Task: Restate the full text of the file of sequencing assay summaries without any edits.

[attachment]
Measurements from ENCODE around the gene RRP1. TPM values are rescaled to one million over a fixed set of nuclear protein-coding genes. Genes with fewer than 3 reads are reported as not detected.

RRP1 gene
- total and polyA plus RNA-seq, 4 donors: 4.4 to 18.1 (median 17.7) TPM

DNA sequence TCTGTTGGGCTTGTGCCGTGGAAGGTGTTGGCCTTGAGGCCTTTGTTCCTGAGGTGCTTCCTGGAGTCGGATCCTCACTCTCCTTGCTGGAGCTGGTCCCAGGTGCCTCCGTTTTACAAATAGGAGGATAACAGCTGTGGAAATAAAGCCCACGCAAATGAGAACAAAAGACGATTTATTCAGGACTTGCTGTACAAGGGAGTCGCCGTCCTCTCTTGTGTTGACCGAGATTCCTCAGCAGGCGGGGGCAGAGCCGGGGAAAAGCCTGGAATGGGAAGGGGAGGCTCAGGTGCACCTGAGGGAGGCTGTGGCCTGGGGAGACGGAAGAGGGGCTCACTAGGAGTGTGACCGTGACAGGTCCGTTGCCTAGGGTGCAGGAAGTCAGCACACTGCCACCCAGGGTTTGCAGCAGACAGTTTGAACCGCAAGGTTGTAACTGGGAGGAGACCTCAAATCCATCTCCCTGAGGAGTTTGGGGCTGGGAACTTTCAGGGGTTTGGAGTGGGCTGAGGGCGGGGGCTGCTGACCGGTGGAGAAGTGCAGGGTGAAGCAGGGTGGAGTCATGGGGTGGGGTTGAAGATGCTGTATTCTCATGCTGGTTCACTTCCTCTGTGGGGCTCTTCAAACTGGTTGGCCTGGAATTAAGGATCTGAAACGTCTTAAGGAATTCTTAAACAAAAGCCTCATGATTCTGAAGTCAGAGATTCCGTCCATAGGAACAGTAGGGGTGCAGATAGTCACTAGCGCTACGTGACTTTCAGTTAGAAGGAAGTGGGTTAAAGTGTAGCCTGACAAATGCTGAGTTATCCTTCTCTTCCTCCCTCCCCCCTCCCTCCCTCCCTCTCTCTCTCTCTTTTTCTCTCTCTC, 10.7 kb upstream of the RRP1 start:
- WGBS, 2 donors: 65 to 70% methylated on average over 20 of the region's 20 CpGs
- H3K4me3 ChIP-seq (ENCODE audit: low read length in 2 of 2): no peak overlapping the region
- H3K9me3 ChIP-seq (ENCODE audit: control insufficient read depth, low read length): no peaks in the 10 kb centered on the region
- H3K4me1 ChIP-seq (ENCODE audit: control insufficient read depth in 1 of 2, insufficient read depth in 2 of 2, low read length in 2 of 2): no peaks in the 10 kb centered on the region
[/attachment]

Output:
Measurements from ENCODE around the gene RRP1. TPM values are rescaled to one million over a fixed set of nuclear protein-coding genes. Genes with fewer than 3 reads are reported as not detected.

RRP1 gene
- total and polyA plus RNA-seq, 4 donors: 4.4 to 18.1 (median 17.7) TPM

DNA sequence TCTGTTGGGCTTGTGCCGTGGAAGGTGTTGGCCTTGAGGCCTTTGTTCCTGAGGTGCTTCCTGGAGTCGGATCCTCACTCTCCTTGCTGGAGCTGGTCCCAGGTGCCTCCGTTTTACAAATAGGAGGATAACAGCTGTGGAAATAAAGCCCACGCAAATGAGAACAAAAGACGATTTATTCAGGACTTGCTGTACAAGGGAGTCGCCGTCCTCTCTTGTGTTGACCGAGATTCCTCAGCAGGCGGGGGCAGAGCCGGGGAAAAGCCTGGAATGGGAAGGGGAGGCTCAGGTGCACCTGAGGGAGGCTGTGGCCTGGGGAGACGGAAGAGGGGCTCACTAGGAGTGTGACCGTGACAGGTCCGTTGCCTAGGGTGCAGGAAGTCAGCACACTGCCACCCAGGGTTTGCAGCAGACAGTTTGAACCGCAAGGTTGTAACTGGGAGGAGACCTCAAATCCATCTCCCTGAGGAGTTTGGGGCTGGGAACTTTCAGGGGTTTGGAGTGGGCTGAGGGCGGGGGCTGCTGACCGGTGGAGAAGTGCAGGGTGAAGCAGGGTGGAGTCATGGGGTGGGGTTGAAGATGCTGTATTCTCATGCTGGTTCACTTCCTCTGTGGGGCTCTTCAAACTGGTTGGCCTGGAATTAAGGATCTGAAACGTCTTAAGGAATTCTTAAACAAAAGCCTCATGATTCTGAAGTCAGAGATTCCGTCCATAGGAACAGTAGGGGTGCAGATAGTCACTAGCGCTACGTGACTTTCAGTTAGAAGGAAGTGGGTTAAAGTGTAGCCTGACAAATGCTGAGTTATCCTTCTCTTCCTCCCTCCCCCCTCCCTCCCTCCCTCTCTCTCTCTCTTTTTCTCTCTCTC, 10.7 kb upstream of the RRP1 start:
- WGBS, 2 donors: 65 to 70% methylated on average over 20 of the region's 20 CpGs
- H3K4me3 ChIP-seq (ENCODE audit: low read length in 2 of 2): no peak overlapping the region
- H3K9me3 ChIP-seq (ENCODE audit: control insufficient read depth, low read length): no peaks in the 10 kb centered on the region
- H3K4me1 ChIP-seq (ENCODE audit: control insufficient read depth in 1 of 2, insufficient read depth in 2 of 2, low read length in 2 of 2): no peaks in the 10 kb centered on the region